The perennial Indian state terrorism, particularly since 1989 when Kashmiris stepped up their liberation struggle has made the life of Kashmiri people miserable. However, various sorts of state terrorism have been part of a deliberate campaign by the Indian army and paramilitary forces against Muslim Kashmiris, especially since 1989. It has been manifested in brutal tactics like crackdowns, curfews, illegal detentions, massacre, targeted killings, sieges, burning the houses, torture, disappearances, rape, breaking the legs, molestation of Muslim women and killing of persons through fake encounter.
Indian occupation forces have been enjoying unbridled powers under the protection of draconian laws like Armed Forces Special Powers Act and Disturbed Areas Act in the India-held Kashmir, and have broken all records of human rights violations. During the last 24 years only, the trigger-happy forces have martyred 93,935 thousand Kashmiris, widowed nearly 23,000 thousand women, orphaned 107,461 children and molested or gang raped more than 10,000 thousand Kashmiri women. Thousands of innocent youth have been subjected to disappearance in custody, and their whereabouts remain untraced. Besides these cruelties, the occupation authorities have usurped all kinds of freedom, and frequently impose restrictions on the people and pro-liberation leadership to suppress the sentiment of dissent in the territory. India is also hell bent upon changing the demographic composition of the region to convert Muslims into a minority.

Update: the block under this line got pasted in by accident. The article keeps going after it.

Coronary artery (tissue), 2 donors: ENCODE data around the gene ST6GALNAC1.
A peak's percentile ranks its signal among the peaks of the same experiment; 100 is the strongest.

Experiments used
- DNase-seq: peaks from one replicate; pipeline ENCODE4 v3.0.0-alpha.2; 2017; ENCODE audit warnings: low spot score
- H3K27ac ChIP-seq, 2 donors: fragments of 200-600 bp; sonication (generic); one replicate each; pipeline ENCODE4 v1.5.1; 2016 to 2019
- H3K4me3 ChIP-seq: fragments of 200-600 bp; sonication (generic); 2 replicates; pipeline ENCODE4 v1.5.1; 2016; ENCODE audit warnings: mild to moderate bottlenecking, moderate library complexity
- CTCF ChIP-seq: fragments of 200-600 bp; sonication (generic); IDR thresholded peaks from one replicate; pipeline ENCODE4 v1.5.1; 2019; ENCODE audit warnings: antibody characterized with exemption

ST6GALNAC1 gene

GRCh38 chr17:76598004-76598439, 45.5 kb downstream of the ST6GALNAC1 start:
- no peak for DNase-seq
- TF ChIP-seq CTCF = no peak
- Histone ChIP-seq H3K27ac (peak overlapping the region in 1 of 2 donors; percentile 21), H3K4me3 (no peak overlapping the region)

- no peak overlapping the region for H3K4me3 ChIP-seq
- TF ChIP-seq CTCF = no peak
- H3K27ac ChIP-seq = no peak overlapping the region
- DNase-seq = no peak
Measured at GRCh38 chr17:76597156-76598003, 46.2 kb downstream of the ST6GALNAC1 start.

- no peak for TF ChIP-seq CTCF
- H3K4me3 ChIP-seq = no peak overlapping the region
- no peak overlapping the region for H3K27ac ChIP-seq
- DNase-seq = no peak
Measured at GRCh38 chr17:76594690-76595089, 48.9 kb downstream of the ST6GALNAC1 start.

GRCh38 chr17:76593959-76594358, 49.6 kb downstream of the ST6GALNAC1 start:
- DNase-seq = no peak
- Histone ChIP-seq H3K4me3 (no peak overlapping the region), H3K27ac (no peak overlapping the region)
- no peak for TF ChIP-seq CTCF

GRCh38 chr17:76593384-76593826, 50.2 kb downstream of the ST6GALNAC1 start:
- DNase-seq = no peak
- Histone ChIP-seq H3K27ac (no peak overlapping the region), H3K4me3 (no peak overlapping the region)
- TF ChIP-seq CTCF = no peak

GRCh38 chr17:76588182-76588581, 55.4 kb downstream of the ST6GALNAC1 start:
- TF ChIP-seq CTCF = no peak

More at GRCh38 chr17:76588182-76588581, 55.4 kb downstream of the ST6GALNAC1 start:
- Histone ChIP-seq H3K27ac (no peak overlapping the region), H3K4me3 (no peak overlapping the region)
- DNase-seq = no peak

It is due to these reasons that Kashmiris observe 27 October as the Black Day. The observance is aimed at drawing the world attention towards the miseries of Kashmiri people, and to appeal the international community to take cognizance of the urgency of resolving the Kashmir dispute in accordance with the Kashmiris’ aspirations. It is also meant to sending a loud and clear message to India that Kashmiris reject its illegal occupation of their homeland, and they are determined to continue their struggle till getting rid of Indian subjugation.